The letter to the Hebrews doesn’t have a clearly identified audience. Still, the ways the author talks about common foundational Jewish teachings indicate that the person writing the letter believes their reader/hearer was of Hebrew origin, hence the name of the book.
During the previous two chapters, we’ve addressed how the author talks about Jesus’ divinity, how He’s more than just an angelic being, as well as how much He loves people. So the audience would be led through that exact process: Jesus isn’t some heavenly being, He is God. Jesus considers us family and died for our own benefit. Jesus set us free.
This description would ring a bell because this letter was written to a group of people familiar with the Jewish tradition. To us, the name Moses might conjure up the image of Charleton Heston, or any other representation of the Old Testament narrative out of Exodus. This is not, however, how Moses’ original audience would have thought about it. To them, Moses was the key to freedom. With the mighty power of God, Moses brought his people out through the sea to escape Egypt, and throughout the following generations, Moses was remembered as the honored forefather who helped save the Jewish people.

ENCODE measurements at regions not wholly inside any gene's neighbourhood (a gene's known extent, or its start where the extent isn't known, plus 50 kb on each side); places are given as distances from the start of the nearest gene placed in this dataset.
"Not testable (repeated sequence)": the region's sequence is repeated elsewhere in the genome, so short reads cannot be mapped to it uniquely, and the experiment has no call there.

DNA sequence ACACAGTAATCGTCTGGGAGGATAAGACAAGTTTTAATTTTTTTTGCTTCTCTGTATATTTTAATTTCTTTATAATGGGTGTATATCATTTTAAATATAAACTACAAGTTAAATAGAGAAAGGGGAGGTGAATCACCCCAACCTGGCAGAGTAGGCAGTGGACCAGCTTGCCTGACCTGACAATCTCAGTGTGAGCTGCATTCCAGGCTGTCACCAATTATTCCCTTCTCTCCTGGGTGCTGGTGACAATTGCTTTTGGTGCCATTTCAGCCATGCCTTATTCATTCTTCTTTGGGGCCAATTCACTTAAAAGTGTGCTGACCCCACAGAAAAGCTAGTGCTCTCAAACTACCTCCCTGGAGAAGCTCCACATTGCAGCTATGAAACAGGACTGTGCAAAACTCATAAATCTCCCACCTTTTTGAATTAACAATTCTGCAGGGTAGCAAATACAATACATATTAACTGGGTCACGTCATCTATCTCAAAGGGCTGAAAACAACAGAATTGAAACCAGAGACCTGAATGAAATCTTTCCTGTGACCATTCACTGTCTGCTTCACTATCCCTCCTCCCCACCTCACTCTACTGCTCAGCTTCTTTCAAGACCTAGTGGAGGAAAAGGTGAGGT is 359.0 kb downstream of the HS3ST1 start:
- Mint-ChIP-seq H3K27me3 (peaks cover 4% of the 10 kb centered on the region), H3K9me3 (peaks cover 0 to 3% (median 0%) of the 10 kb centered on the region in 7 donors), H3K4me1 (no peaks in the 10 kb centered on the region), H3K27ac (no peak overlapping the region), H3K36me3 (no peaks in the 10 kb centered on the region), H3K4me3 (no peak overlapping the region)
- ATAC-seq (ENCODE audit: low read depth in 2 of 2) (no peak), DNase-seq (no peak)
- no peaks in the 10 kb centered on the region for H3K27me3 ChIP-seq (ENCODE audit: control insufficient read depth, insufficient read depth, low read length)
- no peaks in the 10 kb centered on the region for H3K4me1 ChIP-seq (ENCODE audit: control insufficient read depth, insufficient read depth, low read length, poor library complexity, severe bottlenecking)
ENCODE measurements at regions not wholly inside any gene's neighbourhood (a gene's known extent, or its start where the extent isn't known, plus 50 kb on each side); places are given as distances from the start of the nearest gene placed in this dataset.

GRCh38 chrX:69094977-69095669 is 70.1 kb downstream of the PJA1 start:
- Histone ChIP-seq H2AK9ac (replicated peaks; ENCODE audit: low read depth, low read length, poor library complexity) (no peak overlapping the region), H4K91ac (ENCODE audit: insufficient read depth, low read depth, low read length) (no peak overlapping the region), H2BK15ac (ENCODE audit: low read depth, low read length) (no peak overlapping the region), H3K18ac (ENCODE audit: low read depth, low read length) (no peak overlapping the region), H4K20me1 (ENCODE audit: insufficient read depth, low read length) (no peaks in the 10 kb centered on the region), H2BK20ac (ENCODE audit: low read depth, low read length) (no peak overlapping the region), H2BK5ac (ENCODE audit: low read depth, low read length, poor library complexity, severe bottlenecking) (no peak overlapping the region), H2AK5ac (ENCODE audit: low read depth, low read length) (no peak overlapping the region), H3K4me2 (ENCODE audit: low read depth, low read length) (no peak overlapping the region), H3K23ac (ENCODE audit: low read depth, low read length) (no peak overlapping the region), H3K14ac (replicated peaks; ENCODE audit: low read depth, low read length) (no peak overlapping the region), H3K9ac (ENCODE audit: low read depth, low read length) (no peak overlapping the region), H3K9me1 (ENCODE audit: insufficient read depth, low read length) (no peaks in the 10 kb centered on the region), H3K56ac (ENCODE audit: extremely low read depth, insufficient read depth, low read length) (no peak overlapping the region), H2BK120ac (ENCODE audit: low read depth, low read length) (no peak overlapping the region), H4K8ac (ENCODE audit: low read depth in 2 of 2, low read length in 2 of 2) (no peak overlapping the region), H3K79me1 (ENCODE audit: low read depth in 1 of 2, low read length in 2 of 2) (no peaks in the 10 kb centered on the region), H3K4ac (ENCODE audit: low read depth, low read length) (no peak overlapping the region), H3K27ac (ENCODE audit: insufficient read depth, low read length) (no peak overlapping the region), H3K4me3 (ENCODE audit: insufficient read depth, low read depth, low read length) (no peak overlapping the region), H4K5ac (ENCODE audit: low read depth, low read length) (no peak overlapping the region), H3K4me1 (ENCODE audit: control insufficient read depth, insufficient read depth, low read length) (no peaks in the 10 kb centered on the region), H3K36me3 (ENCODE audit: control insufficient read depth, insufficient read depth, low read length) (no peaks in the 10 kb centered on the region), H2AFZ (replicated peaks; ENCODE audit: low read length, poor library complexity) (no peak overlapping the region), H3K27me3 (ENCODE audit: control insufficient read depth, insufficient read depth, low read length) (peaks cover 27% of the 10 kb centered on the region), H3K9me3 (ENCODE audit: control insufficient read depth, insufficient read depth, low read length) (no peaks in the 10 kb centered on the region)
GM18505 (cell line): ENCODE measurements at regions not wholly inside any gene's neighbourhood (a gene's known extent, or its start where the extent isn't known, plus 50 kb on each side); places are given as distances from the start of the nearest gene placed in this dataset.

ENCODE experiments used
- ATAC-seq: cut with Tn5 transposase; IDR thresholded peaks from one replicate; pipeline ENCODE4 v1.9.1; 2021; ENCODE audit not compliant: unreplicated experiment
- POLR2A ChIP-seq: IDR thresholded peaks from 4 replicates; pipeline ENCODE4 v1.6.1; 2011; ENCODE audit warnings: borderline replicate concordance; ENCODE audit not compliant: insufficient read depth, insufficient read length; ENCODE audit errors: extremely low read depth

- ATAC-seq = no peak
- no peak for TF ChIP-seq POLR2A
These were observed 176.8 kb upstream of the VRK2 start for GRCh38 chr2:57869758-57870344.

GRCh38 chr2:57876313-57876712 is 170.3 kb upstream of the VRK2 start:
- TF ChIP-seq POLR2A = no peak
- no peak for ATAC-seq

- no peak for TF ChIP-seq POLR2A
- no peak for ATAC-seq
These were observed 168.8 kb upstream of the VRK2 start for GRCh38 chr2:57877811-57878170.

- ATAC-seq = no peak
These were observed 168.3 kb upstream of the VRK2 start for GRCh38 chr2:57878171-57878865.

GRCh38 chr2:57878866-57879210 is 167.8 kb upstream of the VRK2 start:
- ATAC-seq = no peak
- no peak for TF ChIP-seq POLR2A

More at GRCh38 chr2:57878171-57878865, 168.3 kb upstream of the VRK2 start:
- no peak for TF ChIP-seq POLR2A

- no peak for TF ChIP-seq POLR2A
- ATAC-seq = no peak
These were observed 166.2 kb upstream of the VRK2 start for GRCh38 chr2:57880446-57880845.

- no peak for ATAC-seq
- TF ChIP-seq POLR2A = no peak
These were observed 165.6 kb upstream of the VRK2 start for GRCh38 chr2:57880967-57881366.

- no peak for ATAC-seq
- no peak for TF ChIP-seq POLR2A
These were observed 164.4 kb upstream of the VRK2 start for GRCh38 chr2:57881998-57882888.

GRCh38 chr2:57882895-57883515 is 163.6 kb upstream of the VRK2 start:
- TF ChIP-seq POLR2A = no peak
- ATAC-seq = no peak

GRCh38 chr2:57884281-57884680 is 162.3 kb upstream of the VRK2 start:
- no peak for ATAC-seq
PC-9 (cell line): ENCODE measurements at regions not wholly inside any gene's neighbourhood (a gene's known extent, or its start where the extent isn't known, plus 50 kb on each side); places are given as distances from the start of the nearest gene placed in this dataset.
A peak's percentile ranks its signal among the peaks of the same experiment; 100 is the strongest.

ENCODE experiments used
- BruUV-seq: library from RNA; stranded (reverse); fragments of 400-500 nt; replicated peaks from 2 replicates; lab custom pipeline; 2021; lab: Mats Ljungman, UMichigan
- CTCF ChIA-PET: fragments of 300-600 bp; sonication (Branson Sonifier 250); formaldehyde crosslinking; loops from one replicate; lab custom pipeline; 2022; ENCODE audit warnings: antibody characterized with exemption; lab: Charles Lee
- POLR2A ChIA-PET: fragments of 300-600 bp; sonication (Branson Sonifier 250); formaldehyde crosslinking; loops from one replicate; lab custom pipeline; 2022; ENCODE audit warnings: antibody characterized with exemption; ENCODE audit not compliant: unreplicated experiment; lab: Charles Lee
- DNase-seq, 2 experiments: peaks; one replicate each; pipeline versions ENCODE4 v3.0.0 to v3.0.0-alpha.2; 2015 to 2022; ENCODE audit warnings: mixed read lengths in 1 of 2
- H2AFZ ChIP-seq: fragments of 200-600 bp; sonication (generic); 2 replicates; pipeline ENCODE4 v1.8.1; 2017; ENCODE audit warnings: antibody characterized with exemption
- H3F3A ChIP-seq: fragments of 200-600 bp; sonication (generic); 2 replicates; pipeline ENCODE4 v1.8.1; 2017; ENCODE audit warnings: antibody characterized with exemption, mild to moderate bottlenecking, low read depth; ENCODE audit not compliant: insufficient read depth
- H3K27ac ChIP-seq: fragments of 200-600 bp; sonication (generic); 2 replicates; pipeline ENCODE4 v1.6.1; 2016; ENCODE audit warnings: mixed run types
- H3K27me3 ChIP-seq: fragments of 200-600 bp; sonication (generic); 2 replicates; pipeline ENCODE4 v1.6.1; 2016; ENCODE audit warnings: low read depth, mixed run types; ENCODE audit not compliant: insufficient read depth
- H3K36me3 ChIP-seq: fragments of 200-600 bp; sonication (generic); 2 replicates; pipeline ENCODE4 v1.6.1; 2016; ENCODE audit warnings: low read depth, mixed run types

So when hearing the Gospel about setting us free, some familiar with this tradition would respond with “So he’s kind of like Moses?” The author wants to make it perfectly clear for us: Jesus isn’t a character that God helps to set his people free – Jesus is the God that set them free:
“Jesus has been found worthy of greater honor than Moses, just as the builder of a house has greater honor than the house itself. For every house is built by someone, but God is the builder of everything.” (Hebrews 3:3-4)
They thought Jesus was just another leader, but Jesus is the leader.
We often make this mistake as well. When the church becomes just another entity on a long to-do list, it’s because we’ve miscategorized what is happening: our faith isn’t on the list next to “groceries,” it’s the measure by which we understand how our life is going. When our faith is in order, we are in order.
Questions for reflection:
- How can you dedicate some time to feed your faith – not as another “thing” to do, but as an act of self-maintenance that will lead to health in other areas of life?
- Also, consider for yourself: we all have things in our life that we love and spend time doing. But what is that thing in your life?